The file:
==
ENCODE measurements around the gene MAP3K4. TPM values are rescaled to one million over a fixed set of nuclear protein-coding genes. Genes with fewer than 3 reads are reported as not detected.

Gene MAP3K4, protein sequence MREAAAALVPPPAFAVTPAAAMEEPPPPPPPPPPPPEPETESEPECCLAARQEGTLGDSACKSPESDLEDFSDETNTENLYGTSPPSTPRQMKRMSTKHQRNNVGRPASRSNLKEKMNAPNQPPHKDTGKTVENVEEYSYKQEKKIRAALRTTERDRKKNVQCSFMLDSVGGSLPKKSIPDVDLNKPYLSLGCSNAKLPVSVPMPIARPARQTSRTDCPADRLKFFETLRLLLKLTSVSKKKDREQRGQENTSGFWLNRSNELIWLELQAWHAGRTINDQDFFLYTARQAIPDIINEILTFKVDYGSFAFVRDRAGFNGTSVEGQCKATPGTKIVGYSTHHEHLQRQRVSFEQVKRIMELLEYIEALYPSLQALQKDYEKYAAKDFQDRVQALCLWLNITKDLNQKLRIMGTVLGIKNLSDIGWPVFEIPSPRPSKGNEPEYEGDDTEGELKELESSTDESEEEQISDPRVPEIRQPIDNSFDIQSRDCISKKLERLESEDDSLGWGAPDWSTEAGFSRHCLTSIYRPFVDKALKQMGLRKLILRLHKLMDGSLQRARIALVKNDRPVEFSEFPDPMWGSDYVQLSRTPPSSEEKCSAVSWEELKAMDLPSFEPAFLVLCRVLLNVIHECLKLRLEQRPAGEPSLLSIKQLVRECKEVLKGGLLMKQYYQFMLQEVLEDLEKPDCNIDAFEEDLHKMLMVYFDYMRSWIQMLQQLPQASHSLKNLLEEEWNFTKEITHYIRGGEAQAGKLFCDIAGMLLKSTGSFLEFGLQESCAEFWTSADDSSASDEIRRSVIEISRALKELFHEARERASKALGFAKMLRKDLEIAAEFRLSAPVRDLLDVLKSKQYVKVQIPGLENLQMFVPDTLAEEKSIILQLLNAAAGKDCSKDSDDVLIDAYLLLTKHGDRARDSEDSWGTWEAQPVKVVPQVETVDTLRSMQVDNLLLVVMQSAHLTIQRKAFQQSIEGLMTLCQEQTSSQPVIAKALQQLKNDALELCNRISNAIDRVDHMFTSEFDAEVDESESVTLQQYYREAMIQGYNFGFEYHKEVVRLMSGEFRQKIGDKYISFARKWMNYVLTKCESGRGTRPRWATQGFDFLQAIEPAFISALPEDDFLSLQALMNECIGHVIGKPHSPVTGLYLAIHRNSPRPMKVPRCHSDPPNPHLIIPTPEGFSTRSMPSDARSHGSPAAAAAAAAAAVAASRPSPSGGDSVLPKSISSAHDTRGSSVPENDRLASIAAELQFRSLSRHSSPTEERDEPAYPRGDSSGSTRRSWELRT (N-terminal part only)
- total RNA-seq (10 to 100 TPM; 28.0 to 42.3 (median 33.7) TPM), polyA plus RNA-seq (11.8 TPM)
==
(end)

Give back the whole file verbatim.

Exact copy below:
ENCODE measurements around the gene MAP3K4. TPM values are rescaled to one million over a fixed set of nuclear protein-coding genes. Genes with fewer than 3 reads are reported as not detected.

Gene MAP3K4, protein sequence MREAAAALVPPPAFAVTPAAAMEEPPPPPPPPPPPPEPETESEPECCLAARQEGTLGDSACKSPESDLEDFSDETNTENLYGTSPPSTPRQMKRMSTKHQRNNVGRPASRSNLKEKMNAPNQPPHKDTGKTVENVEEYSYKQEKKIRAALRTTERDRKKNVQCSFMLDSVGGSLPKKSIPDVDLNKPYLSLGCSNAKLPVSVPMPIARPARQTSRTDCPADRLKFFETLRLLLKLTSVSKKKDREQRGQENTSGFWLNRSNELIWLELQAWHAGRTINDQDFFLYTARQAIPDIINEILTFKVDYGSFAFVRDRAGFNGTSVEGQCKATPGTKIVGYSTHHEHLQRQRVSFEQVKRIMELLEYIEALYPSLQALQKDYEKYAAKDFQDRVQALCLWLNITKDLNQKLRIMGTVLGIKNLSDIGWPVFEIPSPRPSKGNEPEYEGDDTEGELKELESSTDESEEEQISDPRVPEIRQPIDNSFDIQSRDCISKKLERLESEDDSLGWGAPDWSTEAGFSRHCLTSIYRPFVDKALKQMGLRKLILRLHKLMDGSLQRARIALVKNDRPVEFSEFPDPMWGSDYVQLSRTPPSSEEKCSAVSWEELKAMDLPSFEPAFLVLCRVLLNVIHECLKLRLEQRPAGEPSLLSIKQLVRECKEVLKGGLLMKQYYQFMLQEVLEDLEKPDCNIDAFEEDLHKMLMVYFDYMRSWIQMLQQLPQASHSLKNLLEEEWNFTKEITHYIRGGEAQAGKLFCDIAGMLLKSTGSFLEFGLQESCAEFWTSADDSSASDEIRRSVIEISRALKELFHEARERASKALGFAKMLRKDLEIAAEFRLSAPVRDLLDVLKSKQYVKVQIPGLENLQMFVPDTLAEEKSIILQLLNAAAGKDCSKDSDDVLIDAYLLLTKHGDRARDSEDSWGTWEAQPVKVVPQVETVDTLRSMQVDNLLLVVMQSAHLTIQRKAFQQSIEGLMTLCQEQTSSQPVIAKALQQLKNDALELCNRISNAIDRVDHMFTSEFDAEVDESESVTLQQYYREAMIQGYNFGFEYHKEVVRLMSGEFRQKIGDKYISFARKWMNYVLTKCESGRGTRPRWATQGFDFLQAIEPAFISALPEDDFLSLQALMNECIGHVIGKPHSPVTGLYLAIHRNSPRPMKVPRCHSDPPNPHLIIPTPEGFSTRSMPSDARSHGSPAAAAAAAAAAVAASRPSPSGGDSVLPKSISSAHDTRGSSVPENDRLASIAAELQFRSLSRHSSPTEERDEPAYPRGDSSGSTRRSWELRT (N-terminal part only)
- total RNA-seq (10 to 100 TPM; 28.0 to 42.3 (median 33.7) TPM), polyA plus RNA-seq (11.8 TPM)